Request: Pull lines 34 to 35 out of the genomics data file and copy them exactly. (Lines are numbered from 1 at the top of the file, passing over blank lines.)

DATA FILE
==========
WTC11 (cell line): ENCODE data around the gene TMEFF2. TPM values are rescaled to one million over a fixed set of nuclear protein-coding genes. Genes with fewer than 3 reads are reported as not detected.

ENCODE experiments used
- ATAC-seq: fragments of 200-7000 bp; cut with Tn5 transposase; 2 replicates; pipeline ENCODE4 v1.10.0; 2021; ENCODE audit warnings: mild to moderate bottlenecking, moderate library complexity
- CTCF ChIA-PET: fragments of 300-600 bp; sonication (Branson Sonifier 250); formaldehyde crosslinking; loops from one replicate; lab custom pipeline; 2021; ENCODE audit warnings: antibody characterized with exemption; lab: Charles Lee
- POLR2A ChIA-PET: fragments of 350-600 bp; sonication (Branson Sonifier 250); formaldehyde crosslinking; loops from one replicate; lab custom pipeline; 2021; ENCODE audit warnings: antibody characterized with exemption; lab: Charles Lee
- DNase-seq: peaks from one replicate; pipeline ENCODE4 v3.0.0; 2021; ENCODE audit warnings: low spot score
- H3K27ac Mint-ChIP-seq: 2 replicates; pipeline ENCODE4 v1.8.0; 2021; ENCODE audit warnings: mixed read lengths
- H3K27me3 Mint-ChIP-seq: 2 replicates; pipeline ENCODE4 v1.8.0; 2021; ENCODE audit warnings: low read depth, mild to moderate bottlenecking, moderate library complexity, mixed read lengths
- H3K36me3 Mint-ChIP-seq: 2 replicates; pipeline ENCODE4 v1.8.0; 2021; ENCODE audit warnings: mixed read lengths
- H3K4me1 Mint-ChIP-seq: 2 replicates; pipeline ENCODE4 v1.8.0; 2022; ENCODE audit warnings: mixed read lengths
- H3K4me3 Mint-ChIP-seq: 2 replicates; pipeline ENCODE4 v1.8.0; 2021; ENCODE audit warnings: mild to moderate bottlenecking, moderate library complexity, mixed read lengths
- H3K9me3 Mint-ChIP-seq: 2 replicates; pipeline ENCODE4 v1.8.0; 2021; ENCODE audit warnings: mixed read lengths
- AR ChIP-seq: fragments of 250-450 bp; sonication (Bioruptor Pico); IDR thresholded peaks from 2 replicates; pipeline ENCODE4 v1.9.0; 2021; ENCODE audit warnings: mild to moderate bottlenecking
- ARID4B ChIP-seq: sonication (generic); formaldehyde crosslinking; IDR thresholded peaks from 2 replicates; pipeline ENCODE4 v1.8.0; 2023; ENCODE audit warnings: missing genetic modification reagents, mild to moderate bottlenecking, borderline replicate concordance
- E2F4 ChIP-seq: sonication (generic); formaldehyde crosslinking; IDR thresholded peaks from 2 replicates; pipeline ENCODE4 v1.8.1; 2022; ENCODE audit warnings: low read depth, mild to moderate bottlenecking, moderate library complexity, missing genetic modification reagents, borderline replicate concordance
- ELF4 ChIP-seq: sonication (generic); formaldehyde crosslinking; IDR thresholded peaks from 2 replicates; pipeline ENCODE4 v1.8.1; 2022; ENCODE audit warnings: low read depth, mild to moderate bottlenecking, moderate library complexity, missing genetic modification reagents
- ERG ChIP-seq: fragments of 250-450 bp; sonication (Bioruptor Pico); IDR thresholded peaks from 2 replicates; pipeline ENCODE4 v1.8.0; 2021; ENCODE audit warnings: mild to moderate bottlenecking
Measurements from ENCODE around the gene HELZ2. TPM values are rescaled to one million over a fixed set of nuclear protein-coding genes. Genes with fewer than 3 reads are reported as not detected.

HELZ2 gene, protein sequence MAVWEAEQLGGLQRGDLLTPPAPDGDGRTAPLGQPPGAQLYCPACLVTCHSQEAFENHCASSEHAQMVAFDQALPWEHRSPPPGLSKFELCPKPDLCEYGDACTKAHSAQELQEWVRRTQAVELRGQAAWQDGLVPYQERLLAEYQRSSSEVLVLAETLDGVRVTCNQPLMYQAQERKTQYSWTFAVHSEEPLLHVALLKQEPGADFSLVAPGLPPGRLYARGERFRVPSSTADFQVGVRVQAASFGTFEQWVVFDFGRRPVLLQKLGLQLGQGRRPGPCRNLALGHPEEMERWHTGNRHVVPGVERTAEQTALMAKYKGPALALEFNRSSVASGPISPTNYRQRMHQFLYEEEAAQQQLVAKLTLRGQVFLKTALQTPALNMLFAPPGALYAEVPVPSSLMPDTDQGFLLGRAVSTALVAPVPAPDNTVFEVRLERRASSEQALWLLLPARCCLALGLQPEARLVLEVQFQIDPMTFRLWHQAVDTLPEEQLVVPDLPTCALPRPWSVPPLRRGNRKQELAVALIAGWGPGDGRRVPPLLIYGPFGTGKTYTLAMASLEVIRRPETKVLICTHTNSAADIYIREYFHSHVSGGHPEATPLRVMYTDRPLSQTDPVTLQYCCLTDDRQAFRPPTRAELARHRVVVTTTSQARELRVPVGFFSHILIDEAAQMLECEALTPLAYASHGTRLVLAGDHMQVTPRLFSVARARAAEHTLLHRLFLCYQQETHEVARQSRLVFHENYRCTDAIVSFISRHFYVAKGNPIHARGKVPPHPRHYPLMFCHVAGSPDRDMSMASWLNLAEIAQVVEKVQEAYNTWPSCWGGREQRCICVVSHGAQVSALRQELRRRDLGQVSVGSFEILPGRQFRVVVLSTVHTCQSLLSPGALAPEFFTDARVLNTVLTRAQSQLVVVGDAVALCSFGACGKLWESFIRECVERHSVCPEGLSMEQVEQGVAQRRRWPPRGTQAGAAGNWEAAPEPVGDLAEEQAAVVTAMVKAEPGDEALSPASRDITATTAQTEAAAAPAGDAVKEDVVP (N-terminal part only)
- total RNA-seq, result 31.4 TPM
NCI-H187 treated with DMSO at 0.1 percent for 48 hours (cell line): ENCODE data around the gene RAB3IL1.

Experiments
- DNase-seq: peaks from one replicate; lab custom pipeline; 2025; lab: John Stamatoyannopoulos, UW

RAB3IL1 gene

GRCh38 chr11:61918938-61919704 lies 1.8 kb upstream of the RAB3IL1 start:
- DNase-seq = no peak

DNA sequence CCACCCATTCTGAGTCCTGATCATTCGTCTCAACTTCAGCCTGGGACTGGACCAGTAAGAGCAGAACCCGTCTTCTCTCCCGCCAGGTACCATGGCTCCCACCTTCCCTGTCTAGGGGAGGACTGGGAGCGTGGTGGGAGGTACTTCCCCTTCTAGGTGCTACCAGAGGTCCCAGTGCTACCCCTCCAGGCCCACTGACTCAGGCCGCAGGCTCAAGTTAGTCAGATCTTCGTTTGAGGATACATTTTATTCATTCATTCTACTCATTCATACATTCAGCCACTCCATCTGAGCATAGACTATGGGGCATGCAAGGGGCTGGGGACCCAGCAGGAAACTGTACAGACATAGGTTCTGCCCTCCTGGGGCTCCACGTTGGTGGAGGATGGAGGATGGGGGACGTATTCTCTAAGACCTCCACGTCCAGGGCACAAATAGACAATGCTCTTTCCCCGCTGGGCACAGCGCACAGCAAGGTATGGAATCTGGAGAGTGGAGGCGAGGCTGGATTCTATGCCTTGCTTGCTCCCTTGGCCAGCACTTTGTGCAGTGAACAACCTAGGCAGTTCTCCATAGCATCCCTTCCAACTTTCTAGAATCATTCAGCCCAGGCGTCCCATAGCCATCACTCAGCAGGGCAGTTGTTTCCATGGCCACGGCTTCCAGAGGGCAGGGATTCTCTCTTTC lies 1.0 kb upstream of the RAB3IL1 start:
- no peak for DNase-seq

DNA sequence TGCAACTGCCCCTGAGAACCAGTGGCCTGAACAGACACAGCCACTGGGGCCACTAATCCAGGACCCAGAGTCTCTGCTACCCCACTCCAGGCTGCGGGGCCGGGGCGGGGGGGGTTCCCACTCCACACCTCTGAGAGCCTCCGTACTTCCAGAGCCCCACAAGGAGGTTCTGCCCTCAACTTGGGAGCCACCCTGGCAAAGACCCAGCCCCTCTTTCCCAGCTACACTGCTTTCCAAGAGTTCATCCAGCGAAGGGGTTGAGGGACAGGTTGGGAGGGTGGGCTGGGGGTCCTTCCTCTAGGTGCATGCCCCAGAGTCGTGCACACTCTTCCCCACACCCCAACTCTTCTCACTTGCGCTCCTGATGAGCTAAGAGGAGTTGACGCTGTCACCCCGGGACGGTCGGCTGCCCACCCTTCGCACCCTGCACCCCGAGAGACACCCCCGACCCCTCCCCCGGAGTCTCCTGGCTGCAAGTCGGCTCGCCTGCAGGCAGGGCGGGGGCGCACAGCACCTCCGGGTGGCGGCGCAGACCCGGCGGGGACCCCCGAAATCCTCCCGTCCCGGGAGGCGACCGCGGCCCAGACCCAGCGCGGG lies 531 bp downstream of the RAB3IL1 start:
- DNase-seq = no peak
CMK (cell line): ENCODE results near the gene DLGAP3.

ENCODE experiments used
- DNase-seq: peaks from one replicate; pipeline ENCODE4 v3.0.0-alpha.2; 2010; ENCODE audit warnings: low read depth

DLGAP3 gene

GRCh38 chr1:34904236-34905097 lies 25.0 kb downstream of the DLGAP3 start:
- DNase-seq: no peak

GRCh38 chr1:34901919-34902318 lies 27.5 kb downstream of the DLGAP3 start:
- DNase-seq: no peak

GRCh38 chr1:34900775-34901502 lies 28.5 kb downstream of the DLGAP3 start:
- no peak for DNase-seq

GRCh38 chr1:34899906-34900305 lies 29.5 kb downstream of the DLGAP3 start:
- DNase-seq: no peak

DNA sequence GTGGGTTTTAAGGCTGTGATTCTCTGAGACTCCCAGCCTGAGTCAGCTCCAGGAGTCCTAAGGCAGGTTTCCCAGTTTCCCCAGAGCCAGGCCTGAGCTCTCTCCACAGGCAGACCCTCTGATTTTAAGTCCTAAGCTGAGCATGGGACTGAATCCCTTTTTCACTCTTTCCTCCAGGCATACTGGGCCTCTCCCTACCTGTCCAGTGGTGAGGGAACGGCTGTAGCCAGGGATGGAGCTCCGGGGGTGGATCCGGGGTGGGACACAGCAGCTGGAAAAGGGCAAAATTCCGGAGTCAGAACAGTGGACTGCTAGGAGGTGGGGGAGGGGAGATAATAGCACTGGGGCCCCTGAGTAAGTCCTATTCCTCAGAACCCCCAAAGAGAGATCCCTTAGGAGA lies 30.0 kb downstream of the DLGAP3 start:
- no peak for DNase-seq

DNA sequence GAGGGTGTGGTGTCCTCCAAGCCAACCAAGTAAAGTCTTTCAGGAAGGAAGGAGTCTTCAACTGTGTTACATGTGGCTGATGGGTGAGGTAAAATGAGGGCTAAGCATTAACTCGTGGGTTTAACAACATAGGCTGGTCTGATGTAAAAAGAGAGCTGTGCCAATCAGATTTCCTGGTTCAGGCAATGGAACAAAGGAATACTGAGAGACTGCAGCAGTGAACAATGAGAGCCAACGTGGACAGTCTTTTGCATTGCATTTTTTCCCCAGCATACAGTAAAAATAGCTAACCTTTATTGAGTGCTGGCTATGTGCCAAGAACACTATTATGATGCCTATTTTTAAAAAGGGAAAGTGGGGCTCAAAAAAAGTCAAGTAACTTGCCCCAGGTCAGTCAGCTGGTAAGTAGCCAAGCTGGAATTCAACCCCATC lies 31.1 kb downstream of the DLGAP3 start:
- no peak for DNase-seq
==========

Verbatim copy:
DLGAP3 gene

GRCh38 chr1:34904236-34905097 lies 25.0 kb downstream of the DLGAP3 start: